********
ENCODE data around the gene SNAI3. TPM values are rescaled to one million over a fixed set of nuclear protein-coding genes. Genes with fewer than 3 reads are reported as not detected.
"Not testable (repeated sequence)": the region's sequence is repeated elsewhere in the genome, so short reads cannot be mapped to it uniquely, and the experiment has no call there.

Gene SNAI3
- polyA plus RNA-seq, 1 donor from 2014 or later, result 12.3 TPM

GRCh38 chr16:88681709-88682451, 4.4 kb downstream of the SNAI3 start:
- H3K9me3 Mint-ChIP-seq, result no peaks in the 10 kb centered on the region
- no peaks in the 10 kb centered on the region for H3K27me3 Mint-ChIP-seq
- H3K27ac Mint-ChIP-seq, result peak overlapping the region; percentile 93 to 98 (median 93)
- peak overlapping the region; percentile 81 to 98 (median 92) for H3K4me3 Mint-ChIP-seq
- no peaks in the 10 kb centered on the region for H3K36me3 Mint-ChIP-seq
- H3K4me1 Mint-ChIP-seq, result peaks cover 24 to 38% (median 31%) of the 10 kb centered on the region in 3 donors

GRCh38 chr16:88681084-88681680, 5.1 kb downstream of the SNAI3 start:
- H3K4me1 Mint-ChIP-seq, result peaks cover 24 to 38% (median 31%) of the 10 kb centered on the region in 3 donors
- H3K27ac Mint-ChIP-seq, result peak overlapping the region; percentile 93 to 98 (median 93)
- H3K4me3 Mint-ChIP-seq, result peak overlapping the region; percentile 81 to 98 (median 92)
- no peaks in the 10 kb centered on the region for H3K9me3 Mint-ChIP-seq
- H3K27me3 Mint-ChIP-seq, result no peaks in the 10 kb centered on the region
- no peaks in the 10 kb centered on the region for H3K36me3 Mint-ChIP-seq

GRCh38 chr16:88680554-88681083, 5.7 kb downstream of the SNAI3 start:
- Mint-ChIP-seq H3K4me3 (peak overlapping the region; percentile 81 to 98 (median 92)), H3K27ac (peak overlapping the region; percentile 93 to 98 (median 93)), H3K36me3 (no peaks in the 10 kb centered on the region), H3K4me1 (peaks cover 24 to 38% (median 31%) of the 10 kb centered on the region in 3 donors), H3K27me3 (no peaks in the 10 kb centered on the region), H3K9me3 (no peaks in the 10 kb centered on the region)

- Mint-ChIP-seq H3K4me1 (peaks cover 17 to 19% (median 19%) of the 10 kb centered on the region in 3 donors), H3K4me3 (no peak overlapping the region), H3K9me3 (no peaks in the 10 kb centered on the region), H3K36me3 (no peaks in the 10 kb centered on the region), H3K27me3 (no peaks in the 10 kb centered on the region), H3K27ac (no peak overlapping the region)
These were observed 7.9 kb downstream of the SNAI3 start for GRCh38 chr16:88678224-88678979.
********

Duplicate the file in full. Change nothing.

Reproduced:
ENCODE data around the gene SNAI3. TPM values are rescaled to one million over a fixed set of nuclear protein-coding genes. Genes with fewer than 3 reads are reported as not detected.
"Not testable (repeated sequence)": the region's sequence is repeated elsewhere in the genome, so short reads cannot be mapped to it uniquely, and the experiment has no call there.

Gene SNAI3
- polyA plus RNA-seq, 1 donor from 2014 or later, result 12.3 TPM

GRCh38 chr16:88681709-88682451, 4.4 kb downstream of the SNAI3 start:
- H3K9me3 Mint-ChIP-seq, result no peaks in the 10 kb centered on the region
- no peaks in the 10 kb centered on the region for H3K27me3 Mint-ChIP-seq
- H3K27ac Mint-ChIP-seq, result peak overlapping the region; percentile 93 to 98 (median 93)
- peak overlapping the region; percentile 81 to 98 (median 92) for H3K4me3 Mint-ChIP-seq
- no peaks in the 10 kb centered on the region for H3K36me3 Mint-ChIP-seq
- H3K4me1 Mint-ChIP-seq, result peaks cover 24 to 38% (median 31%) of the 10 kb centered on the region in 3 donors

GRCh38 chr16:88681084-88681680, 5.1 kb downstream of the SNAI3 start:
- H3K4me1 Mint-ChIP-seq, result peaks cover 24 to 38% (median 31%) of the 10 kb centered on the region in 3 donors
- H3K27ac Mint-ChIP-seq, result peak overlapping the region; percentile 93 to 98 (median 93)
- H3K4me3 Mint-ChIP-seq, result peak overlapping the region; percentile 81 to 98 (median 92)
- no peaks in the 10 kb centered on the region for H3K9me3 Mint-ChIP-seq
- H3K27me3 Mint-ChIP-seq, result no peaks in the 10 kb centered on the region
- no peaks in the 10 kb centered on the region for H3K36me3 Mint-ChIP-seq

GRCh38 chr16:88680554-88681083, 5.7 kb downstream of the SNAI3 start:
- Mint-ChIP-seq H3K4me3 (peak overlapping the region; percentile 81 to 98 (median 92)), H3K27ac (peak overlapping the region; percentile 93 to 98 (median 93)), H3K36me3 (no peaks in the 10 kb centered on the region), H3K4me1 (peaks cover 24 to 38% (median 31%) of the 10 kb centered on the region in 3 donors), H3K27me3 (no peaks in the 10 kb centered on the region), H3K9me3 (no peaks in the 10 kb centered on the region)

- Mint-ChIP-seq H3K4me1 (peaks cover 17 to 19% (median 19%) of the 10 kb centered on the region in 3 donors), H3K4me3 (no peak overlapping the region), H3K9me3 (no peaks in the 10 kb centered on the region), H3K36me3 (no peaks in the 10 kb centered on the region), H3K27me3 (no peaks in the 10 kb centered on the region), H3K27ac (no peak overlapping the region)
These were observed 7.9 kb downstream of the SNAI3 start for GRCh38 chr16:88678224-88678979.